How quickly do we do the very same thing in our own walk with the Lord? We experience trials and tribulations and we plead with our Abba Father to help us. We come to Him in tears, asking to be delivered from our circumstances when the circumstances were designed or allowed in order to bring us closer to God. Successful in the short term, but once God faithfully brings us through, we are soon returned to our own strength or talent as if to say, I’ve got it from here, Lord.

Ladies and gentlemen, brothers and sisters, though there is no longer condemnation for those who are in Christ Jesus and who love God and are called according to His purposes, there should be humbleness. Always. We should be ashamed when we go our own way and try it on our own because the whole reason Jesus went to the Cross was so that God and man, each individual man, could have the relationship which we were designed and created to have. If we are in relationship with God, we should entrust our lives, in both good times and bad, to Him. Even when it seems mundane, we need to bring every detail before our Creator God and seek His Face. We were created to praise the Lord in all things.

So, the king was delivered from one problem and brought into another. Because of his pride and arrogance, God told him all that he had, including his sons, would be taken to Babylon. We know that is exactly what happened.

Here’s the thing: King Hezekiah heard everything the Lord said. The Lord told him that the kingdom would be delivered from Assyria and that he would add years to his life. Hezekiah knew that, though there would be consequences for his actions, God would not remove his promise from him. The issue, however, is that someone else paid the price. All of Hezekiah’s sons were made eunuchs. Hezekiah’s bloodline would end with them.

You see, when we don’t do what we are supposed to do, we are, in fact, acting selfishly. When we act selfishly, God does not remove His gifts. God does not retract His promises, but God is still a just God. There will be a price that is paid. Sometimes, other people die because of the decisions we make.  Perhaps not physically, but spiritually, even if only a little.  Our lives affect others.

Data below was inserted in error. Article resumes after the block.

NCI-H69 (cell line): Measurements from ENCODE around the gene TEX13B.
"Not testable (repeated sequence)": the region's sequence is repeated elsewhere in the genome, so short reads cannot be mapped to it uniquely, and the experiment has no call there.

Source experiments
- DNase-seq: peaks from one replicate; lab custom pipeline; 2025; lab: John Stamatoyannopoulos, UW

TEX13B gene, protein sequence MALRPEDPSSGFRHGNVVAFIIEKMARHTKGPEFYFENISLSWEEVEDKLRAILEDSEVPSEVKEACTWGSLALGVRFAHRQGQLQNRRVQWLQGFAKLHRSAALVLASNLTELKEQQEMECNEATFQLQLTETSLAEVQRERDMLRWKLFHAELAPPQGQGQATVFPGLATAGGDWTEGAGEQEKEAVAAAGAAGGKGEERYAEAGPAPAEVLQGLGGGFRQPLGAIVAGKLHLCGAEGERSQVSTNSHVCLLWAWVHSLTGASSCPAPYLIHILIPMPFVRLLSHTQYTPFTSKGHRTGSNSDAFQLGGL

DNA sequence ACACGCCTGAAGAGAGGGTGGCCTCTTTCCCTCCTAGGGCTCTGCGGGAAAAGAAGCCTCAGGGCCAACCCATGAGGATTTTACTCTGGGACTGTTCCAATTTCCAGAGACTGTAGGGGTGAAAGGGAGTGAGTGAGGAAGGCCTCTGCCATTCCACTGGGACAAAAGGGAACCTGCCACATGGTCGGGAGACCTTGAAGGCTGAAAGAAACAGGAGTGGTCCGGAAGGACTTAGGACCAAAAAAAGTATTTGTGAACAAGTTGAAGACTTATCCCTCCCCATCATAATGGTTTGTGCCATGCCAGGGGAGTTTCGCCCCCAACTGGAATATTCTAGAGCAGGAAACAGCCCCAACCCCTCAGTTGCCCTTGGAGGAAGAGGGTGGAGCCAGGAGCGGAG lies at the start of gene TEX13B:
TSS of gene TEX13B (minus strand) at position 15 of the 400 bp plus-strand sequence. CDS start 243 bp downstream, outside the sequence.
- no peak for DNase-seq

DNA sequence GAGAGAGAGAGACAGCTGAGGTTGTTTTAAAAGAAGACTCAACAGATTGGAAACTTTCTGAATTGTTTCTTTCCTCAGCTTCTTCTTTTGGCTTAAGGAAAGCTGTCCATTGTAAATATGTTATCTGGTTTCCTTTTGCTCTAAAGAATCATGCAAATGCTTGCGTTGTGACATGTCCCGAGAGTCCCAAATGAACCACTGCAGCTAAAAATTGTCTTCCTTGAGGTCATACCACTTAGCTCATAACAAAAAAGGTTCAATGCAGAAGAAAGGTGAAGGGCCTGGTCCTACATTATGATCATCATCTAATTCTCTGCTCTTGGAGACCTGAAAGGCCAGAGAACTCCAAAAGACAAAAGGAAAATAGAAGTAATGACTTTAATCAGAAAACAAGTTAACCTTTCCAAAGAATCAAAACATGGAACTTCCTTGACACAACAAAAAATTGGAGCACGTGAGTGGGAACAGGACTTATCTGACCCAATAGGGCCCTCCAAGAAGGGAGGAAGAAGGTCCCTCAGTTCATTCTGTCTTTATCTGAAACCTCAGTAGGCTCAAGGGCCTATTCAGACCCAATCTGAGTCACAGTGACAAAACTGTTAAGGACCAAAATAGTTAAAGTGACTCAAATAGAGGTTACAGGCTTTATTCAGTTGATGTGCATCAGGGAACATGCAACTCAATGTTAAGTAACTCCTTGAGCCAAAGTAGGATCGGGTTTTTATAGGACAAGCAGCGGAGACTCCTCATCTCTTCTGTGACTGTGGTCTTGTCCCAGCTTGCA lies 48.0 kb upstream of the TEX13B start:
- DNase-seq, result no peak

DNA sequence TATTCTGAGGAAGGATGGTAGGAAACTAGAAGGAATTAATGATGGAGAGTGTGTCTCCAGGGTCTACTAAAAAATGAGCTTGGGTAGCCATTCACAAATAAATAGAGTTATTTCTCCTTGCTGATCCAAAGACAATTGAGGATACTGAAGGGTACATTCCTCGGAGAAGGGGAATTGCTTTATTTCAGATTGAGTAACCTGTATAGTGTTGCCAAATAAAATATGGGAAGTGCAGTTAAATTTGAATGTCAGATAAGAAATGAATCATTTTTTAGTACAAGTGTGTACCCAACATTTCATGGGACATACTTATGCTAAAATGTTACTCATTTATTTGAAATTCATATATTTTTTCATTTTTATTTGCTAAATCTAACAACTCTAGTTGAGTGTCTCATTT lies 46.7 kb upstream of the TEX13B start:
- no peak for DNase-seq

King David experienced this, too. When he committed adultery and killed Bathsheba’s husband Uriah, the baby was lost. When he tried to move the ark of the covenant without consulting God, Uzza died. Time and again, David would make selfish decisions and, as a result, people died.

I’m not trying to scare anyone into obeying the Lord for fear of losing loved ones. God forbid. I am, however, concerned in the very same manner as was the Apostle Paul.

“Wherefore let him that thinketh he standeth take heed lest he fall.” I Corinthians 10:12

Pride and arrogance are easy traps wherein we can fall. We must handle this walk with great care, knowing that God is merciful and provides abundant grace. We should also remember that God is just and righteous. He looks for the very best from His children and when we choose to go astray, there will be a price paid.

May we pray as Hezekiah, David, Jeremiah, and all of the Old Testament icons did, but may we walk humbly in good times as we do in bad times, always revering the Lord, always knowing there will be consequences when we don’t.